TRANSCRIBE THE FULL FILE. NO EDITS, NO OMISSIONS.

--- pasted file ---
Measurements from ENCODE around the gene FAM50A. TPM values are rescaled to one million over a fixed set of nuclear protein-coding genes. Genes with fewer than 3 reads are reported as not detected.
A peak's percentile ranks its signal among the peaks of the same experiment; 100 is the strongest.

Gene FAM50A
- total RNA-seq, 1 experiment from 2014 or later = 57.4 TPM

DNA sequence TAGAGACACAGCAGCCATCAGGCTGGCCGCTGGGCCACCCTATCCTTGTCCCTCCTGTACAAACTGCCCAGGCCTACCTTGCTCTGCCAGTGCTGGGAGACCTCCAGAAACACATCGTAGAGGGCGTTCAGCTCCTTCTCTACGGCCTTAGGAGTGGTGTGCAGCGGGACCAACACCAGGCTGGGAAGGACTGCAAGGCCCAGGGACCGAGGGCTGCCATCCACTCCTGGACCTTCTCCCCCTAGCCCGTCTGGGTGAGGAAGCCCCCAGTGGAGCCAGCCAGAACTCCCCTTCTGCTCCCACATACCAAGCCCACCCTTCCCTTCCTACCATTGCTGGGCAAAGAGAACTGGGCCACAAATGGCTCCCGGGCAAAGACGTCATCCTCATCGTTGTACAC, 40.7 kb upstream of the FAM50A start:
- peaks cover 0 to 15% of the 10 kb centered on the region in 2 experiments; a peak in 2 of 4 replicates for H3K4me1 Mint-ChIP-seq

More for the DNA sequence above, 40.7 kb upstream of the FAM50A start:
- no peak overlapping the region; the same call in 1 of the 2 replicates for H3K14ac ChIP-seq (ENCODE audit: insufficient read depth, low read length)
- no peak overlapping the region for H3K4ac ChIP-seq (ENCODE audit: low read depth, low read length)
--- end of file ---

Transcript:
Measurements from ENCODE around the gene FAM50A. TPM values are rescaled to one million over a fixed set of nuclear protein-coding genes. Genes with fewer than 3 reads are reported as not detected.
A peak's percentile ranks its signal among the peaks of the same experiment; 100 is the strongest.

Gene FAM50A
- total RNA-seq, 1 experiment from 2014 or later = 57.4 TPM

DNA sequence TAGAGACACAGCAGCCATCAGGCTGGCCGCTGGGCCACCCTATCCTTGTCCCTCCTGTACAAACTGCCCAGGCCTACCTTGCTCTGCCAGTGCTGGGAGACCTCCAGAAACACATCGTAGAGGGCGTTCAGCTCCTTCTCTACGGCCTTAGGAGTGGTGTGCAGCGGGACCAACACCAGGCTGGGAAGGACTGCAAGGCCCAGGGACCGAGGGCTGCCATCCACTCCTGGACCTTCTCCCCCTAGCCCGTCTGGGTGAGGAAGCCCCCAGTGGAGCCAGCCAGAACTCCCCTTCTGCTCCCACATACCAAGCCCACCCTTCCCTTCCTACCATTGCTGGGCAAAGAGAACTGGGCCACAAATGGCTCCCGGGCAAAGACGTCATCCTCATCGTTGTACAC, 40.7 kb upstream of the FAM50A start:
- peaks cover 0 to 15% of the 10 kb centered on the region in 2 experiments; a peak in 2 of 4 replicates for H3K4me1 Mint-ChIP-seq

More for the DNA sequence above, 40.7 kb upstream of the FAM50A start:
- no peak overlapping the region; the same call in 1 of the 2 replicates for H3K14ac ChIP-seq (ENCODE audit: insufficient read depth, low read length)
- no peak overlapping the region for H3K4ac ChIP-seq (ENCODE audit: low read depth, low read length)